The European Commission is pursuing legal action against Member States for failing to comply with their environmental and waste management obligations under EU law.
The Commission explained that the decisions, announced its monthly package of infringement decisions, cover various sectors and EU policy areas, and aim to ensure the proper application of EU law for the benefit of citizens and businesses.
Romania in the Dock
The European Commission is taking Romania to the Court of Justice of the EU for failing to review and adopt its national waste management plan and waste prevention programme, in line with the objectives of EU Waste Framework Directive (Directive 2008/98/EC) and the circular economy.
According to the Commission, despite earlier warnings, the Romanian authorities have failed to review and update their national waste management plan and waste prevention programme. This revision should have taken place at the latest by 2013.
The Commission initiated the infringement procedure in September 2015 and sent a reasoned opinion to Romania in May 2016, urging the authorities to promptly adopt these core instruments required by the waste legislation.
Illegal Landfills in Slovenia
The European Commission is taking Slovenia to Court of Justice of the EU for its alleged failure to close and rehabilitate 28 illegal landfills which represent a serious risk for human health and the environment.
It said that having been previously warned Slovenia has failed to take measures against 28 noncompliant landfills, as required by EU rules on landfilling (Landfill Directive, Council Directive 1999/31/EC).
Under the Directive, Member States must recover and dispose of waste in a manner that does not endanger human health and the environment, prohibiting the abandonment, dumping or uncontrolled disposal of waste.
Slovenia was obliged to close and rehabilitate these substandard municipal and industrial landfills by 16 July 2009. However, due to insufficient progress in addressing the issue, the Commission sent an additional reasoned opinion in April 2016, urging the authorities to adequately deal with 35 uncontrolled sites, which – although not in operation – still posed a threat to human health and the environment.
While it acknowledged that some progress was made, the Commission said that for 28 landfills the necessary measures – to clean them up and close them – had still not been completed by March 2017. In an effort to urge Slovenia to speed up the process, the Commission said that it is bringing the Slovenian authorities before the Court of Justice of the EU.
Belgium Requested to Enact EU Rules on E-Waste and Batteries
The Commission urged Belgium to ensure that EU rules on waste electrical and electronic equipment (WEE, Directive 2012/19/EU) also become effective in the Walloon region, an obligation which was due to be fulfilled by 14 February 2014.
It noted that Waste Electrical and Electronic Equipment (WEEE) is one the fastest growing waste streams in the EU and can cause major environmental and health problems. Moreover, the production of modern electronics requires the use of scarce and expensive resources.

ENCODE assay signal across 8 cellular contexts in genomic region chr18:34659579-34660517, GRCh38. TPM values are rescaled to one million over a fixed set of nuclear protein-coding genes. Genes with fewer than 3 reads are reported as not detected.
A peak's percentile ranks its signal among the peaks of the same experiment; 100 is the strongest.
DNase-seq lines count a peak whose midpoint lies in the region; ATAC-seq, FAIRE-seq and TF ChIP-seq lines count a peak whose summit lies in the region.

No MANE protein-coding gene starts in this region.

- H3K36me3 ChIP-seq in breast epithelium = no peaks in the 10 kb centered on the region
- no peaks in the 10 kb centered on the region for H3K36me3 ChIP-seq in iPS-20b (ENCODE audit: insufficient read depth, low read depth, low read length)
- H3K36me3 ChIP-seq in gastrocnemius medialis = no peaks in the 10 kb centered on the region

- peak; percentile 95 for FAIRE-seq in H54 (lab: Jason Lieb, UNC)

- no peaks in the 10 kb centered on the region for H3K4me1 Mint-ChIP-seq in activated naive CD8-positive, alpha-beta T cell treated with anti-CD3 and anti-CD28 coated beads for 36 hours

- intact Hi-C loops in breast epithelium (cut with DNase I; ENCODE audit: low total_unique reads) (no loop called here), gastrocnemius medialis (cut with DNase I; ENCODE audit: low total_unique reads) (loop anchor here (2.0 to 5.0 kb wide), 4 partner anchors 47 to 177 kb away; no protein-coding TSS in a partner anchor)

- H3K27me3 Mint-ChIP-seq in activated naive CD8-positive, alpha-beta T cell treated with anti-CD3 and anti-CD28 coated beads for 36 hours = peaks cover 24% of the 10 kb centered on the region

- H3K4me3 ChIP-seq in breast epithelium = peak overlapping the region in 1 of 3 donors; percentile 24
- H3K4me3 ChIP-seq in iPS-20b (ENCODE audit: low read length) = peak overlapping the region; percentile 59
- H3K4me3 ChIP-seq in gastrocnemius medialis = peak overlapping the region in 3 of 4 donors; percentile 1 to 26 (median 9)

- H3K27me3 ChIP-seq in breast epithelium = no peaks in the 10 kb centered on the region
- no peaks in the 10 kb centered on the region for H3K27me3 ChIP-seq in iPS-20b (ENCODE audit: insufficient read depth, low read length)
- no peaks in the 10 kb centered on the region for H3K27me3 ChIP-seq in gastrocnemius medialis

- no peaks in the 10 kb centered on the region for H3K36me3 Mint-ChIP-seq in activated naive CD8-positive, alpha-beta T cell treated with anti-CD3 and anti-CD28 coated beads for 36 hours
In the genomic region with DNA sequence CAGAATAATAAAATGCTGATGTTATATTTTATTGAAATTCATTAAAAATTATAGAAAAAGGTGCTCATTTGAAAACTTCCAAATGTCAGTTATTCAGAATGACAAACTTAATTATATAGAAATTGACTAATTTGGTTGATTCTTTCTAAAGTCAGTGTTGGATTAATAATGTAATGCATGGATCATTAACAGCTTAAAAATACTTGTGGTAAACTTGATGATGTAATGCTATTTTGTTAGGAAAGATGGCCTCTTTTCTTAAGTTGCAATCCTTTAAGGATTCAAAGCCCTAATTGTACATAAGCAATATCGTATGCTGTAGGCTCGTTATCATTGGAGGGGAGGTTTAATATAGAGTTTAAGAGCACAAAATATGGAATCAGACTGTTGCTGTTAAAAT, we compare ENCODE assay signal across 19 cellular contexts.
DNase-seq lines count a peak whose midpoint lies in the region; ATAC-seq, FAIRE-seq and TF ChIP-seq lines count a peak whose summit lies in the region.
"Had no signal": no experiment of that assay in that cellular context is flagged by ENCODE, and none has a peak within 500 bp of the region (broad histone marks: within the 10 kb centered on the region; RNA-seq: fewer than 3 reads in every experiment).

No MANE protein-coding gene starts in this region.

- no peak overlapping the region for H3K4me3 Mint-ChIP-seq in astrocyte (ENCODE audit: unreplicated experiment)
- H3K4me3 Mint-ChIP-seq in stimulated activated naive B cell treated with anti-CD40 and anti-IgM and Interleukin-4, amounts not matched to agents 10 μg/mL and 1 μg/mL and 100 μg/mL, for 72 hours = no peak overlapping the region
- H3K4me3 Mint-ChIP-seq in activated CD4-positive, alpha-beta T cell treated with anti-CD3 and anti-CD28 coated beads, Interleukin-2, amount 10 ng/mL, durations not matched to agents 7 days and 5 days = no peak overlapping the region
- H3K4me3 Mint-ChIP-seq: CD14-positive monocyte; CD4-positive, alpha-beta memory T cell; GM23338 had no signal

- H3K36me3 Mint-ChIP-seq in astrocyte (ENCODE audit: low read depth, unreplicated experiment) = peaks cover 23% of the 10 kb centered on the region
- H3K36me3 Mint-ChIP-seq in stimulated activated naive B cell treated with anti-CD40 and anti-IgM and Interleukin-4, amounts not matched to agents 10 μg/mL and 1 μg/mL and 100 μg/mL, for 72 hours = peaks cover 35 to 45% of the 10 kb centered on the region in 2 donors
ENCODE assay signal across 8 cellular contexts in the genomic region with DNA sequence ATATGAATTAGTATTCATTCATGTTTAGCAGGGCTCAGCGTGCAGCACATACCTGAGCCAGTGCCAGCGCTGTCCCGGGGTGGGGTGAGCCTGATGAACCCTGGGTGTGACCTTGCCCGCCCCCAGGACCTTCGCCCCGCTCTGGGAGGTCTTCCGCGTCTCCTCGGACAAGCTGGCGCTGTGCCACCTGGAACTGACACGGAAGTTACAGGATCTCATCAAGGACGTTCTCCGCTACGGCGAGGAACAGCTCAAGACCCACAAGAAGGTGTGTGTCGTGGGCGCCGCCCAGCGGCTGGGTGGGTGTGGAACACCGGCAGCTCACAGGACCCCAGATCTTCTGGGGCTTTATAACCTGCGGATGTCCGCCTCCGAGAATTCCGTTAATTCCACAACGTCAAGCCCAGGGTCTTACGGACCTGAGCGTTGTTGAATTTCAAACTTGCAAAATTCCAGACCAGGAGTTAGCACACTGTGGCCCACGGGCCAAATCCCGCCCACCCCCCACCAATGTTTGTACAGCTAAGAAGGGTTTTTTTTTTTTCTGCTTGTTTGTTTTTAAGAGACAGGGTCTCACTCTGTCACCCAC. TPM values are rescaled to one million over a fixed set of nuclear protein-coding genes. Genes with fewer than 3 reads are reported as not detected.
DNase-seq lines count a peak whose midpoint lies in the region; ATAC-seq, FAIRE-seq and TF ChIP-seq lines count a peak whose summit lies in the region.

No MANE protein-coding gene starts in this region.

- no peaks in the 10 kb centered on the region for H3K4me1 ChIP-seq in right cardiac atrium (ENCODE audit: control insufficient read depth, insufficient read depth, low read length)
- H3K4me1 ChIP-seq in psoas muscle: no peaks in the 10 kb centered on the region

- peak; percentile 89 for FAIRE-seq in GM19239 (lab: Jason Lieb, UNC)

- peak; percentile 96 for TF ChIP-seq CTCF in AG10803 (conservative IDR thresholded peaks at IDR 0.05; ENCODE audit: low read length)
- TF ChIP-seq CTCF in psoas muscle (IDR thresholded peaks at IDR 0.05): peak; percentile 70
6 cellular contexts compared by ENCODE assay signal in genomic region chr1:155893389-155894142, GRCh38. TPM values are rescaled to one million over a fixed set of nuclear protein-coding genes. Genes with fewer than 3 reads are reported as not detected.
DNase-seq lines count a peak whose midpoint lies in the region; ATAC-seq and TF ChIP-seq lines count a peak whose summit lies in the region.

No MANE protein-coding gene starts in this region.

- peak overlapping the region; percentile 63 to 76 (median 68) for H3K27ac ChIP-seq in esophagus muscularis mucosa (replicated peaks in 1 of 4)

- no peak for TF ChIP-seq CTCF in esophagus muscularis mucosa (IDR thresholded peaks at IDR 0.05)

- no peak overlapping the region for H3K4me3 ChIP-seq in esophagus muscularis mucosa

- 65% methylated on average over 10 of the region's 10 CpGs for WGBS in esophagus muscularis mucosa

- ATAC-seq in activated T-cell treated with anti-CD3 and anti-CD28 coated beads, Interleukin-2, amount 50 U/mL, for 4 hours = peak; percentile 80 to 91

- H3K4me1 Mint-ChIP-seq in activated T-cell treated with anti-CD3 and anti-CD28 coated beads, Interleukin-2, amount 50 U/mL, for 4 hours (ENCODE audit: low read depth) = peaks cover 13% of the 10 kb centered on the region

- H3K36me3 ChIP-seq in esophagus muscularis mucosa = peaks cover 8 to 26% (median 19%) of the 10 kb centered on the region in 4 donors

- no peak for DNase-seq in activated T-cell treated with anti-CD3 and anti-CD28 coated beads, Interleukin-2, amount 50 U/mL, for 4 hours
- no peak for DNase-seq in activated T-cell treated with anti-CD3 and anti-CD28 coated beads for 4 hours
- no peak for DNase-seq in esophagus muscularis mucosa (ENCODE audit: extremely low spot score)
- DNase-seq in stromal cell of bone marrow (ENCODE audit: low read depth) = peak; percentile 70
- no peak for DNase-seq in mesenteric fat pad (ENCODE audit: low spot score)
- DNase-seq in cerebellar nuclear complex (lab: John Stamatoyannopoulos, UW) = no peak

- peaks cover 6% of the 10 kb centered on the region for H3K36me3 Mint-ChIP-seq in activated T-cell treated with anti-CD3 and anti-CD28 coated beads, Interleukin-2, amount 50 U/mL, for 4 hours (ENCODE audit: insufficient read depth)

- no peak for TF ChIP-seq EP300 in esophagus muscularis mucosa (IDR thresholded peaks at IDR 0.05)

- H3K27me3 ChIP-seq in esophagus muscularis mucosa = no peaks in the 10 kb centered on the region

To improve the environmental management of WEEE and to contribute to a circular economy, improving the collection, treatment and recycling of electronics at the end of their life is essential. If the Belgian authorities fail to send a satisfactory response within two months, the Commission said that it may decide to refer Belgium to the Court of Justice of the EU.
The Commission also requested Belgium to ensure that the Walloon region brings its legislation on waste batteries and accumulators in line with the new EU Batteries Directive (Directive 2013/56/EU), an obligation which was due to be fulfilled by 1 July 2015.
Again, if the Belgian authorities fail to send a satisfactory response within two months, the Commission may decide to refer Belgium to the Court of Justice of the EU.
Finland Requested to Enact EU Waste Rules
The Commission said that it is urging Finland to complete the enactment of EU waste legislation into its national laws. The Directive on waste (Commission Directive (EU) 2015/1127) sets out a list of operations for the recovery of energy from waste.
It also noted that local climate conditions in the EU influence the amounts of energy that can technically be used or produced by incineration facilities dedicated to the processing of municipal solid waste.
The Directive thus establishes conditions for these facilities based on their energy efficiency, which is calculated by using a climate correction factor. Member States had to bring into force national measures to comply with this law by 31 July 2016.
According to the Commission the Finnish mainland has not transposed its provision on climate correction factor, justifying it by Finland's climatic conditions. Based on existing evidence, the Commission said that it finds no justification for lacking transposition.
Following a letter of formal notice it sent in September 2016, the Commission said that it is now sending a final warning. If Finland fails to act within two months, the case may be referred to the Court of Justice of the EU.
Poland Called on to Enact EU Waste to Energy Regulations
The Commission also requested Poland to fully enact EU waste legislation into its national laws. The Directive on energy from waste.
As Poland has still not transposed its provisions, and the timetable for adoption of national measures is remote and tentative, the Commission said that it has decided to issue a final warning.
If Poland fails to act within two months, the case may be referred to the Court of Justice of the EU.
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